Mumbai: The renewable energy sector in India has had a sobering year in 2018 with the number of new projects slowing down and investors finding that the sector is generating both lower power and financial returns than they expected. A Crisil report in August projected solar installations in FY19 would fall to 7,400 megawatts (MW) from a decadal high of 9,363MW in FY18. The pipeline of projects has weakened as well, with the Solar Energy Corp. of India Ltd looking to cancel bids of 2,400MW this year as tariffs were above its expectations while aggressive bidding by some firms to build portfolios has started to squeeze returns.

“It’s not a great time for those who have invested in solar energy right now," an industry executive said. “We’re seeing some investors let their top teams go for investments being far below expectations."

In the past month alone, three top executives in the renewable space have stepped down: Sanjay Chaturvedi, chief executive officer of renewable energy at Macquarie Group; Vinay Kumar P., managing director and chief executive (renewables) at Brookfield Asset Management; and Rohit Modi, CEO at Essel Infra and Smart Utilities.

In May, Mint reported that Essel Infra is in talks with various investors to sell its solar power plants. In October, it concluded a deal to sell four power transmission lines to Edelweiss-backed Sekura Energy for 6,000 crore. Mint has learnt that Brookfield is currently on the lookout for a new head of India’s renewable practice.

Mint has reported in the past that Macquarie is in talks to buy assets from ReNew Power Ventures Ltd and from Canadian Solar.

Spokespersons for Essel Infra, Brookfield and Macquarie declined to comment for this story.

“All of the renewable space is facing trouble," said the person quoted above, asking not to be named. “We are seeing acquisition deals falling through in the solar sector this year. There has been no respite from 18% GST (goods and service tax) on modules while interest rates are on the rise and squeezing margins for developers.

“Many investors came into renewables expecting higher returns, quick Ebitda growth, but none of that has played out yet," he added. Ebitda stands for earnings before interest, taxes, depreciation and amortization, and is a measure of profitability.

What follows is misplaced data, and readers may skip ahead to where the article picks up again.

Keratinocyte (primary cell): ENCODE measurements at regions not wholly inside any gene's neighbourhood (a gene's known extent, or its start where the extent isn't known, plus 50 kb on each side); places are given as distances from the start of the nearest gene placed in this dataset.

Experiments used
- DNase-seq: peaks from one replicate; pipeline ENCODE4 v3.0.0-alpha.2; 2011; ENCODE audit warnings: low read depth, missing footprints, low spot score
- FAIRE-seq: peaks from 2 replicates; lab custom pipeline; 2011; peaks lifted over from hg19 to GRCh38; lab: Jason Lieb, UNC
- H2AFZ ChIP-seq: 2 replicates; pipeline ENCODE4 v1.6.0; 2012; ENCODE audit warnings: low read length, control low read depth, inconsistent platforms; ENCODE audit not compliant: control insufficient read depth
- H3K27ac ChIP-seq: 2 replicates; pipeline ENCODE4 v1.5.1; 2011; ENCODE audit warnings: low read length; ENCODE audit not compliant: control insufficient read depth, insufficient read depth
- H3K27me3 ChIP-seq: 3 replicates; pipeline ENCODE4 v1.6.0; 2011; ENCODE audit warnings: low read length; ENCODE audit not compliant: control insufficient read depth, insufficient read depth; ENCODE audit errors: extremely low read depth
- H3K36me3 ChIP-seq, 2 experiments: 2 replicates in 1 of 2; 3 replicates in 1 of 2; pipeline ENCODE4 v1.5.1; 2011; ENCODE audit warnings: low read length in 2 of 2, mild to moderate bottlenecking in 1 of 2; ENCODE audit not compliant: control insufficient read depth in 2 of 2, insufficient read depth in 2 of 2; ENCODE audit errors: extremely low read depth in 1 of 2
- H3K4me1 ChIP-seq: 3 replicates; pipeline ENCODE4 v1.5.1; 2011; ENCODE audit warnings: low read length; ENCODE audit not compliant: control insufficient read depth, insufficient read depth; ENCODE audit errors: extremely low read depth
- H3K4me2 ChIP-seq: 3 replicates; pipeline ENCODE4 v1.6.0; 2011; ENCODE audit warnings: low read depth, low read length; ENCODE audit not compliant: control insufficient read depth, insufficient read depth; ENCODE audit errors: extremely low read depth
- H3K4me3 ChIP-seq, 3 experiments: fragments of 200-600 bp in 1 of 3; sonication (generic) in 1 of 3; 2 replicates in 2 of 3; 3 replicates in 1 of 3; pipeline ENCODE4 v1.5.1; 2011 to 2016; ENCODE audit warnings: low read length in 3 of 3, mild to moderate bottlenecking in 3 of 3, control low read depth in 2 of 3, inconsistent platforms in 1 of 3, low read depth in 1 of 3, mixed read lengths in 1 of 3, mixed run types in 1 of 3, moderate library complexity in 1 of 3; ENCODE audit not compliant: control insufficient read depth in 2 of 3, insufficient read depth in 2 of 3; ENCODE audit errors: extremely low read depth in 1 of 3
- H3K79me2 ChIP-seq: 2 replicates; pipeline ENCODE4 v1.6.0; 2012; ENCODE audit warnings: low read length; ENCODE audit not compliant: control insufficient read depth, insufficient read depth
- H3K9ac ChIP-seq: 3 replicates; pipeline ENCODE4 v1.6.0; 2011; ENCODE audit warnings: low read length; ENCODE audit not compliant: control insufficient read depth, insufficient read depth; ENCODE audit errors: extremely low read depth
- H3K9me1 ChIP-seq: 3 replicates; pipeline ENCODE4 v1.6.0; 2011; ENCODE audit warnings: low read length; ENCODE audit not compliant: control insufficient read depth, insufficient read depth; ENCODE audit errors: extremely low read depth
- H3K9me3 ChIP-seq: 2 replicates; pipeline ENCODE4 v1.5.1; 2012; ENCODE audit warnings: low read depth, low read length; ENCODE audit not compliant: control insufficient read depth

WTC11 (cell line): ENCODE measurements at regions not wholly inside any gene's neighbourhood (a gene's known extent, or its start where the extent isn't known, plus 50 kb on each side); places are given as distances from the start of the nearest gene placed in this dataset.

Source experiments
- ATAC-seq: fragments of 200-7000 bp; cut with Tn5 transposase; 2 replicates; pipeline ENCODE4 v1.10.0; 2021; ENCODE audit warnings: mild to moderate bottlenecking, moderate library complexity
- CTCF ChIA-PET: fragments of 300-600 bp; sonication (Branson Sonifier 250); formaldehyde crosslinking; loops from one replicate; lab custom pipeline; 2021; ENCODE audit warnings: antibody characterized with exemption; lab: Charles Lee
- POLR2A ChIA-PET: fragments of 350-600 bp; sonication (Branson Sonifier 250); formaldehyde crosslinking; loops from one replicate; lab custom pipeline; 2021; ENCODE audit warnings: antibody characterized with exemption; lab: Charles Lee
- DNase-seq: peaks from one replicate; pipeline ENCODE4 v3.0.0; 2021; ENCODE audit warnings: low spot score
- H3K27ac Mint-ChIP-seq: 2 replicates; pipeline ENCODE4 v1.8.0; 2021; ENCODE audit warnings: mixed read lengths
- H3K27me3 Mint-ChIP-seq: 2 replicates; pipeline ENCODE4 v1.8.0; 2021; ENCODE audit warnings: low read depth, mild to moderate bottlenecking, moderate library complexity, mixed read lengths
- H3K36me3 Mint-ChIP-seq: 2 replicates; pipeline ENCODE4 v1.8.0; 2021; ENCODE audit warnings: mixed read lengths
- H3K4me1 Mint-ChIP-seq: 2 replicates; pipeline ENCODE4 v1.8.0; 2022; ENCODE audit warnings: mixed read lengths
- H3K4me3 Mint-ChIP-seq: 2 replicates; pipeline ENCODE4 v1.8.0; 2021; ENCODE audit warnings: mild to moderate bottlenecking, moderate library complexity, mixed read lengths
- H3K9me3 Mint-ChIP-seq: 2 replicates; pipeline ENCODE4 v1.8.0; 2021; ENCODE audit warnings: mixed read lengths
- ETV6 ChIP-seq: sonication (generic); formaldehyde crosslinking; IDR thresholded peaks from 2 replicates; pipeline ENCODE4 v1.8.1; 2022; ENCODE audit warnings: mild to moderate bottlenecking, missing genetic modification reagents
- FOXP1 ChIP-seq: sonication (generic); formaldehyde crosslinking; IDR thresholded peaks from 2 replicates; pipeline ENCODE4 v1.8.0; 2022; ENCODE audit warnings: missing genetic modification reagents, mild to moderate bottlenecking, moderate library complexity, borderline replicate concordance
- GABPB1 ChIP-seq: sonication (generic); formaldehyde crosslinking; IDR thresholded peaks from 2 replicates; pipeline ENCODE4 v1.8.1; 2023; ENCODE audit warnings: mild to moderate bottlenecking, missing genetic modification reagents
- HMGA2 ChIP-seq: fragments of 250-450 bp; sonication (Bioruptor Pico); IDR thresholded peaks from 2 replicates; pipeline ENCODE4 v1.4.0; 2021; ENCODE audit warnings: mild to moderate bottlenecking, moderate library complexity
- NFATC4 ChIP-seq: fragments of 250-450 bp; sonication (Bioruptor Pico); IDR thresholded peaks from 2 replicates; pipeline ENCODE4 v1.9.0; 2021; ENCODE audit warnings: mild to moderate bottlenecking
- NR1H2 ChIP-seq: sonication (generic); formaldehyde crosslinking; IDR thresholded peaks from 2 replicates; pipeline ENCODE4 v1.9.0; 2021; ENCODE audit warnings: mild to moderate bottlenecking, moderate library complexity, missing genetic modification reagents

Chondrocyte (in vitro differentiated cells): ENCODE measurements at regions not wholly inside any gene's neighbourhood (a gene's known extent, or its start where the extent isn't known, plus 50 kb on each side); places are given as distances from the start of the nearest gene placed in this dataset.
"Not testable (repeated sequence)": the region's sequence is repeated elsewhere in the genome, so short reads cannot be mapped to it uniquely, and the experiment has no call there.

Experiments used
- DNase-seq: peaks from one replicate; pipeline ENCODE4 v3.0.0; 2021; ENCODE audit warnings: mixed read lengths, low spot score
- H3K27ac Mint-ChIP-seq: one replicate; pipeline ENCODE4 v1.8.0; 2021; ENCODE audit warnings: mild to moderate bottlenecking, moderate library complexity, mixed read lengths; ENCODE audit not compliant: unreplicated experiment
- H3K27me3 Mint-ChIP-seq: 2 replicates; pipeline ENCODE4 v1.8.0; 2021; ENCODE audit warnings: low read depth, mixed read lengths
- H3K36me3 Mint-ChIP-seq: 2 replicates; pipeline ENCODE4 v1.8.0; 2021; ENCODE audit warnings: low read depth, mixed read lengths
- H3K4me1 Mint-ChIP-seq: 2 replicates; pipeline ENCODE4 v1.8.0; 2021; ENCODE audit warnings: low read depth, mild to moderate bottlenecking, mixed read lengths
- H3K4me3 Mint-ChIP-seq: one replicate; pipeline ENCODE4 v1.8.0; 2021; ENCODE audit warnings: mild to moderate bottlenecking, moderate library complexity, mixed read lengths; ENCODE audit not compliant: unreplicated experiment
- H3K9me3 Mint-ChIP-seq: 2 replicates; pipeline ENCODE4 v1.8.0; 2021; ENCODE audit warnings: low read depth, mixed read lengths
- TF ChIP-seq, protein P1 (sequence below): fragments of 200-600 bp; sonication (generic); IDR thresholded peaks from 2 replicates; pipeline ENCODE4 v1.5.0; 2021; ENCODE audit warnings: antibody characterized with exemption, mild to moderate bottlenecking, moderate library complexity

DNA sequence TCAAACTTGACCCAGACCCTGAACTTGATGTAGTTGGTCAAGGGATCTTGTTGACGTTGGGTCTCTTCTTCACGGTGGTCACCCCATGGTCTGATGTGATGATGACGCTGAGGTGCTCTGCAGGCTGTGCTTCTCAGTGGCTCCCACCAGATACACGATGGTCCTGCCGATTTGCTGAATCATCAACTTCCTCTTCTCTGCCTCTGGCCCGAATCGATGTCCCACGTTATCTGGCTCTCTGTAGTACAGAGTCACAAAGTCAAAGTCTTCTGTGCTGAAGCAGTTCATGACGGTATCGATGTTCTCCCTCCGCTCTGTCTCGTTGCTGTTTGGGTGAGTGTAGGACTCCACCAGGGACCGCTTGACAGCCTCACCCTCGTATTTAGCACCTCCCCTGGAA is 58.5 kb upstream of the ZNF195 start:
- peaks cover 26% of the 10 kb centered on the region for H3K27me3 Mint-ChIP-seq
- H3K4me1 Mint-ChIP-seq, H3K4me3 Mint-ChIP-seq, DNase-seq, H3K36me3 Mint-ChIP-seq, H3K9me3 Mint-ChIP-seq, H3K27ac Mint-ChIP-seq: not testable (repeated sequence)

A top official at an infrastructure-focused fund operating in India said the number of new projects coming up has slowed down considerably, as a result of which there is too much money chasing too few projects, leading to excessive competition among investors. He said even though the reasons for senior executives stepping down could vary across organizations, the subdued performance of the sector is certainly a common thread.

“Exits have been difficult as markets are volatile. Renewable energy firms, although keen on more projects, are taking a cautious approach. Rupee has depreciated and imports have become more expensive and at the same time, tariffs have gone down steeply," he said.

A recent Mercom report said solar installations declined for the first time in Q2 FY18 after four consecutive quarters of growth. In July-September, solar installations were at 1,599MW, a 52% decrease when compared with 3,344MW installed in Q1 2018. Installations were also down about 21% year-on-year (y-o-y) compared with 2,025MW installed in Q2 2017. The decline has been attributed to uncertainties around trade cases, module price fluctuations, and PPA (power purchase agreement) renegotiations after record low bids that contributed to a tender and auction slowdown in 2017. All of this resulted in a weaker project pipeline for 2018.

“For a lot of projects in renewables, the valuations (by a private equity investor) was based on Ebitda-growth based strategies," a senior executive at a PE firm said. “You compare this to current returns from the public market and then decide on whether to make the investment. Very often, there isn’t a fundamental analysis done on the renewable project itself. There is no data set available, on say, past generation from the project. The investor takes on inordinate risk in investing in such projects."

The Indian government has set an ambitious target of generating 100GW of solar power by 2022 from the existing installed capacity of 21.65GW. Tariffs for electricity produced at utility-scale solar farms touched an all-time low of 2.44 per kilowatt-hour earlier this year, but have since risen from those levels. A report from ratings agency Crisil released in August predicted that India would fail to meet its renewable energy target.

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